The 100th 787 Dreamliner built at Boeing’s North Charleston, South Carolina, factory in January 2016. (Brad Nettles/The Post And Courier via AP, File)

The 100th 787 Dreamliner built at Boeing’s North Charleston, South Carolina, factory in January 2016. (Brad Nettles/The Post And Courier via AP, File)

Record high for Boeing shares; company comfortable with Trump

EVERETT — Boeing is happy to be at the table for dinner discussions with President Donald Trump, even if such proximity comes with an occasional dressing down on social media.

“We’ve had the privilege of having a very open dialogue with him on business issues,” Boeing CEO and Chairman Dennis Muilenburg said during a conference call with financial analysts and reporters Wednesday. Earlier in the day, the company announced better-than-expected quarterly profits, along with a $243 million loss on its KC-46 tanker program.

Trump kicked off his dialogue with the airplane maker in early December when, as president-elect, he took to Twitter to blast the cost of replacing the Air Force One jets with new heavily modified 747s. He later appeared to try to pit Boeing and Lockheed Martin against each other in an effort to cut the price tag for F-35 fifth-generation fighter. CEOs from the two companies met separately with Trump, and came away publicly backing cost-cutting efforts.

“We’ve got a voice at the table,” Muilenburg said Wednesday.

The American economy and Boeing will benefit from the new administration’s “pro-business agenda,” which includes cutting corporate tax rates, slashing regulations on private companies and beefing up defense budgets, he said.

“We’re very supportive” of President Donald Trump’s economic initiatives, Muilenburg said.

Trump’s administration also includes many key figures skeptical of big corporations and freer trade. He seemed to take a more protectionist turn Monday when he pulled the U.S. out of an Asia-Pacific trade agreement and pledged to renegotiate the North American Free Trade Agreement. On the campaign trail, he savaged both accords as helping hollow out American manufacturing. That claim — that “rusted out factories (are) scattered like tombstones” across the U.S. — doesn’t hold up to economic data from the U.S. Federal Reserve System, but it resonated in Rust Belt towns and communities most affected by competition from abroad.

Investors appear to have high hopes for Boeing’s future, and the share price hit a record high of $168.65 during intra-day trading, before coming down to $167.38 by close of market — nearly $4 above its opening value. U.S. stock markets have gotten a boost in recent months that many market watchers attribute to confidence that Trump will usher in better times for companies’ bottom lines. That optimism helped push the Dow Jones Industrial Average past 20,000 on Wednesday for the first time.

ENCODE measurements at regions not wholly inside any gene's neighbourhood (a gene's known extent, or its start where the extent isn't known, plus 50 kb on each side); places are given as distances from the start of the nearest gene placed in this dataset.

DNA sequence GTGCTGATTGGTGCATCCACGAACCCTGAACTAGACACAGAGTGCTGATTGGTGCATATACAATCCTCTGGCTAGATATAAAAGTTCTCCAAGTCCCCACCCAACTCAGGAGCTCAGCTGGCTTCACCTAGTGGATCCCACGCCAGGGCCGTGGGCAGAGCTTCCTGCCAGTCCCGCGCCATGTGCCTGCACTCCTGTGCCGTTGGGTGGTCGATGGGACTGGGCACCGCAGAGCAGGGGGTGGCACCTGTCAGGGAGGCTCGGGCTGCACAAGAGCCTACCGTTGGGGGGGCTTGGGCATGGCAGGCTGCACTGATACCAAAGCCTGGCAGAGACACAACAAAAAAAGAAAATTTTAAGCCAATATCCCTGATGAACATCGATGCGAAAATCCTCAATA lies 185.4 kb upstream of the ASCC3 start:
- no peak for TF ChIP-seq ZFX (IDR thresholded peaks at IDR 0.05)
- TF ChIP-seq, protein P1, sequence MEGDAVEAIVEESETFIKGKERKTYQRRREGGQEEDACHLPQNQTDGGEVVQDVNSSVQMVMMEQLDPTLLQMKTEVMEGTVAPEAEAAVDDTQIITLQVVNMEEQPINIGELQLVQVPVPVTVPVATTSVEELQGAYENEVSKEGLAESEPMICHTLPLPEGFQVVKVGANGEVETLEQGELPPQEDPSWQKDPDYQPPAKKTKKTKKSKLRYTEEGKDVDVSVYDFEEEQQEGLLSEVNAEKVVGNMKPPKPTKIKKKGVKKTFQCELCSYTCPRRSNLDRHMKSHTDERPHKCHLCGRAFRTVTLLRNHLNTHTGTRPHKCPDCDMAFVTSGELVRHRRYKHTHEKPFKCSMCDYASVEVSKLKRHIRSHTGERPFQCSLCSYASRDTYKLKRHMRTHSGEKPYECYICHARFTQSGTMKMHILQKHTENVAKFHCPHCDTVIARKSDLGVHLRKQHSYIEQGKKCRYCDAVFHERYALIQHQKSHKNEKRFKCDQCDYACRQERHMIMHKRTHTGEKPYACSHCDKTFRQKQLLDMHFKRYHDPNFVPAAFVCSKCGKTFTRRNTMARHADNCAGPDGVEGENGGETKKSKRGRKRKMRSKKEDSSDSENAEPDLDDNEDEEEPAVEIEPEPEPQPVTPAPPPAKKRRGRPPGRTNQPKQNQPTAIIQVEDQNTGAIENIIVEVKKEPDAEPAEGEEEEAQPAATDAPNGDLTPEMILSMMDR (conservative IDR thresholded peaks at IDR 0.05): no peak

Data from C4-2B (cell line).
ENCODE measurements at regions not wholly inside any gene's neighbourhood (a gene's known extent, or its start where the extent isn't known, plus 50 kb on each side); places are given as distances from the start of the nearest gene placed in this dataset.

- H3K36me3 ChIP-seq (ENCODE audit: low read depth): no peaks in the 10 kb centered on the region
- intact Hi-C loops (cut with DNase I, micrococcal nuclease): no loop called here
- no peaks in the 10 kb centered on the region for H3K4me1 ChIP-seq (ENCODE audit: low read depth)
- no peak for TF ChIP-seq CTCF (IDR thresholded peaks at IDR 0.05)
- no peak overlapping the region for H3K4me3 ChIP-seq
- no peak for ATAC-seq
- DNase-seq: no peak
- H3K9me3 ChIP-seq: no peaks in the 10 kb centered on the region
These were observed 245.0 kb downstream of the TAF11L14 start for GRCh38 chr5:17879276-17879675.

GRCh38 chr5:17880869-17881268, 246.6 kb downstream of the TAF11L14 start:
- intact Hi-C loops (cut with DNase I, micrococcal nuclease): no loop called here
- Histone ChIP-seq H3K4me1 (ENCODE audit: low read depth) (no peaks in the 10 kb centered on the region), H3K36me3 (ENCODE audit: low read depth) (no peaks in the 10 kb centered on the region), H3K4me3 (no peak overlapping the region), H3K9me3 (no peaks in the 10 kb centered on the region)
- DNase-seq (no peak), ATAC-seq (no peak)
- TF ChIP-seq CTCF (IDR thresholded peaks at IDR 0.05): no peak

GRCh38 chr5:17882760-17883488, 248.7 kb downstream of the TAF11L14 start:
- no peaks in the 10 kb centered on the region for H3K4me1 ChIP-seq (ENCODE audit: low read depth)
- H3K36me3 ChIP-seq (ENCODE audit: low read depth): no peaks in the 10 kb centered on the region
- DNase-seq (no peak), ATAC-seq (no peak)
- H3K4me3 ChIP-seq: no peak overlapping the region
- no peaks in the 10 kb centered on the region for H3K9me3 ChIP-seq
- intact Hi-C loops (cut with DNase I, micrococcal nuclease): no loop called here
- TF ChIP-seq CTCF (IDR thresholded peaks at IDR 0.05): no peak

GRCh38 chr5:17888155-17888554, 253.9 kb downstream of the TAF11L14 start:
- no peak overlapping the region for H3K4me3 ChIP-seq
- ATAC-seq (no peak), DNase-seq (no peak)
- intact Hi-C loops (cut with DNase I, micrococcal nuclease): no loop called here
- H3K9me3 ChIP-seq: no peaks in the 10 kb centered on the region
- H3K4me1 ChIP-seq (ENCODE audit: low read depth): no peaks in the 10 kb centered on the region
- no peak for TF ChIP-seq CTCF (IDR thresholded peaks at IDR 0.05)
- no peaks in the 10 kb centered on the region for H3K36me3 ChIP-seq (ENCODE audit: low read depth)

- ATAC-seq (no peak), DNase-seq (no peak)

Boeing’s earnings were buoyed by cash from its 787 Dreamliner program, which is becoming more profitable.

Muilenburg repeated his pledge to steer cash to investors by spending billions of dollars buying back shares and raising dividends, despite increasing market challenges in the next few years. They expect that improved Dreamliner profitability, resurgent defense spending, continued cost cutting and higher output of its newest version of the 737 will offset weak wide-body airplane sales and other market pressures.

The aerospace giant’s near-record order backlog insulates its bottom line somewhat from market shocks. However, Boeing executives’ promises to keep up R&D investment, share buybacks and boost dividends could strain the company’s balance sheet.

“They can’t keep spending this way and not continue to dwindle cash balances,” said George Ferguson, an analyst with Bloomberg Intelligence.

Boeing expects its revenue to fall this year to between $90.5 billion to $92.5 billion. Analysts had expected annual sales of $93 billion.

The decline in revenue is driven in large part due to slowing 777 production. Boeing cut output from 8.3 to 7 airplanes this month and expects to lower it to 5 airplanes a month later this year. Next year, that is expected to drop to 3.5 planes a month as production begins on its successor, the 777X.

Despite the 777 rate cuts, total commercial airplane deliveries are expected to rise to between 760 and 765 this year, a slight boost over 2016’s 748 deliveries.

Operating cash flow will be about $10.8 billion, up from the $10.5 billion generated in 2016. Earnings adjusted for pension expenses will probably be $9.10 to $9.30 a share this year, compared with the $9.24 predicted by analysts.

The KC-46 tanker charge is related to installation costs coming from a design problem with the aerial refueling tanker’s wiring that came up two years ago.

No further problems are expected, Muilenburg said.

Company leaders are optimistic about the new Trump administration, he said.

Many business leaders are excited about Trump’s promises to slash regulations and give private companies freer range in the marketplace.

Concerns persist though over what the Trump administration could mean for individual companies. He already has taken Boeing, Lockheed Martin, Carrier and Ford to task via Twitter.

Fear of attracting Trump’s cyber wrath is enough to drive down share prices. On Friday, U.S. aerospace supplier TransDigm’s share price dropped by nearly $30 as investors fretted that its aggressive pricing on defense contracts would draw Trump’s attention. Several investment analysts called the concerns unwarranted. Nonetheless, TransDigm’s shares still were trading close to where they landed Friday morning.

Analysts had mixed reactions Wednesday for Boeing’s outlook. Several say the share price could rise further, while others say it is likely to come down slightly.

Material from Bloomberg was used in this report.

Dan Catchpole: 425-339-3454; dcatchpole@heraldnet.com; Twitter: @dcatchpole.

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